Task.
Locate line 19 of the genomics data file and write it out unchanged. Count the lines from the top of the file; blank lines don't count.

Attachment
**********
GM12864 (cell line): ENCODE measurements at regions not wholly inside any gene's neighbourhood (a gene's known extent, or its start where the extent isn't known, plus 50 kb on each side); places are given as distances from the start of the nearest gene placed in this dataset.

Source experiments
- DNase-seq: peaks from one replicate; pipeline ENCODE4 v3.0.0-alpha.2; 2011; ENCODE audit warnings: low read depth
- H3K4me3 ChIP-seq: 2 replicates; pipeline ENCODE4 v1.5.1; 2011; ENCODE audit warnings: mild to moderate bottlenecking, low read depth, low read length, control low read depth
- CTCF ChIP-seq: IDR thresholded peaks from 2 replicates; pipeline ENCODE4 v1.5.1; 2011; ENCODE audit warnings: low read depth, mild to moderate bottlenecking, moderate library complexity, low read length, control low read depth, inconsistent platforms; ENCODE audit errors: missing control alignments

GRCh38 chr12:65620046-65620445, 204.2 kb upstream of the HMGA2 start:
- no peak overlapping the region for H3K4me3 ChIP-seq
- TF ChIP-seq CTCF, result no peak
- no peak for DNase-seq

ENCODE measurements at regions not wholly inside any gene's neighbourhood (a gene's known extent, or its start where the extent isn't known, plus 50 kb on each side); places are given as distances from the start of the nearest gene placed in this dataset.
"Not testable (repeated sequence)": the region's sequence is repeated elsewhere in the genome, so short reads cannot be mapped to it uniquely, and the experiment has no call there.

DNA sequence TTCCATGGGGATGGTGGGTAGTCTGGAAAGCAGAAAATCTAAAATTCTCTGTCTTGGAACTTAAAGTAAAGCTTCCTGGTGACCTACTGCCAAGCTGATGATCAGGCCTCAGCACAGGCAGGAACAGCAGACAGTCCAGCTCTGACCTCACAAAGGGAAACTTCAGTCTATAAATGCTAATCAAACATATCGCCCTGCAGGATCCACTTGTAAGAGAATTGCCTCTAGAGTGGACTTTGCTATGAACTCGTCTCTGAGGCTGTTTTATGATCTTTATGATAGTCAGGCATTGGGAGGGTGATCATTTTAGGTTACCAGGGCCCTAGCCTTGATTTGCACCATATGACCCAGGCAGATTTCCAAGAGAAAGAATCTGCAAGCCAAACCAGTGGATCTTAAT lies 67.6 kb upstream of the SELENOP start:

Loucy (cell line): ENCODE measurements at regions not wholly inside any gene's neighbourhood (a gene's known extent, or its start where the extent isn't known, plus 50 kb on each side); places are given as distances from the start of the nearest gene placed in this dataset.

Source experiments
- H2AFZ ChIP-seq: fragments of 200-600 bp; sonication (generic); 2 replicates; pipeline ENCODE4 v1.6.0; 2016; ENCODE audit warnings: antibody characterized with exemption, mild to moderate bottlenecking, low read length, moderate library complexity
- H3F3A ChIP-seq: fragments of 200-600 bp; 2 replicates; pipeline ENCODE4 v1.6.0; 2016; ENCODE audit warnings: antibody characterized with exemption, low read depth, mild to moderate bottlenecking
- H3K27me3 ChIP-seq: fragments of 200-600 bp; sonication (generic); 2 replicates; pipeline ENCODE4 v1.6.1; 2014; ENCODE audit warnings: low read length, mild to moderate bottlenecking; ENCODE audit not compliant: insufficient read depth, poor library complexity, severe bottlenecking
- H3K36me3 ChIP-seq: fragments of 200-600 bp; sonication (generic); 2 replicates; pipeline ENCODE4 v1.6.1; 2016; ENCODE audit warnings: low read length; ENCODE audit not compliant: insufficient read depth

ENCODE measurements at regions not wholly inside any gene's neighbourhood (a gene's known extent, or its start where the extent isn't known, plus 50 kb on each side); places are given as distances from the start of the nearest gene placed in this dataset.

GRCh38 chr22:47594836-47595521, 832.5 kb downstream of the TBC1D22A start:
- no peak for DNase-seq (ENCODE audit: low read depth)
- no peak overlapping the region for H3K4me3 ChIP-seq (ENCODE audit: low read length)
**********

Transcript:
ENCODE measurements at regions not wholly inside any gene's neighbourhood (a gene's known extent, or its start where the extent isn't known, plus 50 kb on each side); places are given as distances from the start of the nearest gene placed in this dataset.